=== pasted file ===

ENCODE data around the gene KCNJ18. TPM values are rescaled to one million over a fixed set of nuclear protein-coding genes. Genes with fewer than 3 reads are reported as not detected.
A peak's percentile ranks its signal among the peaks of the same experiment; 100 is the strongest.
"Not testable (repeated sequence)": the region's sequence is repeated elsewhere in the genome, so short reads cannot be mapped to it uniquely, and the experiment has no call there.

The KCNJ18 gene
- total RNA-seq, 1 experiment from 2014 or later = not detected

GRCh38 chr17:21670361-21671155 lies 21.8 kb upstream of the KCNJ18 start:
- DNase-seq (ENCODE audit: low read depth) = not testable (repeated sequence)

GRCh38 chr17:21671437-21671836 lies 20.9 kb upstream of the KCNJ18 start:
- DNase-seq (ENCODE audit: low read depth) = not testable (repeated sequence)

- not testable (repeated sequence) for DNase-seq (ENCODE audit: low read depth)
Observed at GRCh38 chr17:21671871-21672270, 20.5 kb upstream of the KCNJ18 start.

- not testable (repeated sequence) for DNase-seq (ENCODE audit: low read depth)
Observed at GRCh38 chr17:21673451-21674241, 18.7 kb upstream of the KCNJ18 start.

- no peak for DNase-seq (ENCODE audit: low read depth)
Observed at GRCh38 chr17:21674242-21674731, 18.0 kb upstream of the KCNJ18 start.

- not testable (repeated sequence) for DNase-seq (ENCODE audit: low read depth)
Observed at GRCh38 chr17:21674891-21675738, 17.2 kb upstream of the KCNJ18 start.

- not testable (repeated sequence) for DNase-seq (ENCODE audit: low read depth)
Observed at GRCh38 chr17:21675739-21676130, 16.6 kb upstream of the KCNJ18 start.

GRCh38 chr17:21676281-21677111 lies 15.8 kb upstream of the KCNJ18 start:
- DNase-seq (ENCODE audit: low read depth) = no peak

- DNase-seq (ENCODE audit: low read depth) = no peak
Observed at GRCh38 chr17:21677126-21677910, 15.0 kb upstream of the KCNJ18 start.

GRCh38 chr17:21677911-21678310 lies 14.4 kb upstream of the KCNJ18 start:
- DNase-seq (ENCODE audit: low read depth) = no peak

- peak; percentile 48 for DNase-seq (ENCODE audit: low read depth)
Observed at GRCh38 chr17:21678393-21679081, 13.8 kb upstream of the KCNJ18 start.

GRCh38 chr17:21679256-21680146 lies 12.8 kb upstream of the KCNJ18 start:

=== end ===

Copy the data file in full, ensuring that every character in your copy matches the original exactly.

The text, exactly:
ENCODE data around the gene KCNJ18. TPM values are rescaled to one million over a fixed set of nuclear protein-coding genes. Genes with fewer than 3 reads are reported as not detected.
A peak's percentile ranks its signal among the peaks of the same experiment; 100 is the strongest.
"Not testable (repeated sequence)": the region's sequence is repeated elsewhere in the genome, so short reads cannot be mapped to it uniquely, and the experiment has no call there.

The KCNJ18 gene
- total RNA-seq, 1 experiment from 2014 or later = not detected

GRCh38 chr17:21670361-21671155 lies 21.8 kb upstream of the KCNJ18 start:
- DNase-seq (ENCODE audit: low read depth) = not testable (repeated sequence)

GRCh38 chr17:21671437-21671836 lies 20.9 kb upstream of the KCNJ18 start:
- DNase-seq (ENCODE audit: low read depth) = not testable (repeated sequence)

- not testable (repeated sequence) for DNase-seq (ENCODE audit: low read depth)
Observed at GRCh38 chr17:21671871-21672270, 20.5 kb upstream of the KCNJ18 start.

- not testable (repeated sequence) for DNase-seq (ENCODE audit: low read depth)
Observed at GRCh38 chr17:21673451-21674241, 18.7 kb upstream of the KCNJ18 start.

- no peak for DNase-seq (ENCODE audit: low read depth)
Observed at GRCh38 chr17:21674242-21674731, 18.0 kb upstream of the KCNJ18 start.

- not testable (repeated sequence) for DNase-seq (ENCODE audit: low read depth)
Observed at GRCh38 chr17:21674891-21675738, 17.2 kb upstream of the KCNJ18 start.

- not testable (repeated sequence) for DNase-seq (ENCODE audit: low read depth)
Observed at GRCh38 chr17:21675739-21676130, 16.6 kb upstream of the KCNJ18 start.

GRCh38 chr17:21676281-21677111 lies 15.8 kb upstream of the KCNJ18 start:
- DNase-seq (ENCODE audit: low read depth) = no peak

- DNase-seq (ENCODE audit: low read depth) = no peak
Observed at GRCh38 chr17:21677126-21677910, 15.0 kb upstream of the KCNJ18 start.

GRCh38 chr17:21677911-21678310 lies 14.4 kb upstream of the KCNJ18 start:
- DNase-seq (ENCODE audit: low read depth) = no peak

- peak; percentile 48 for DNase-seq (ENCODE audit: low read depth)
Observed at GRCh38 chr17:21678393-21679081, 13.8 kb upstream of the KCNJ18 start.

GRCh38 chr17:21679256-21680146 lies 12.8 kb upstream of the KCNJ18 start: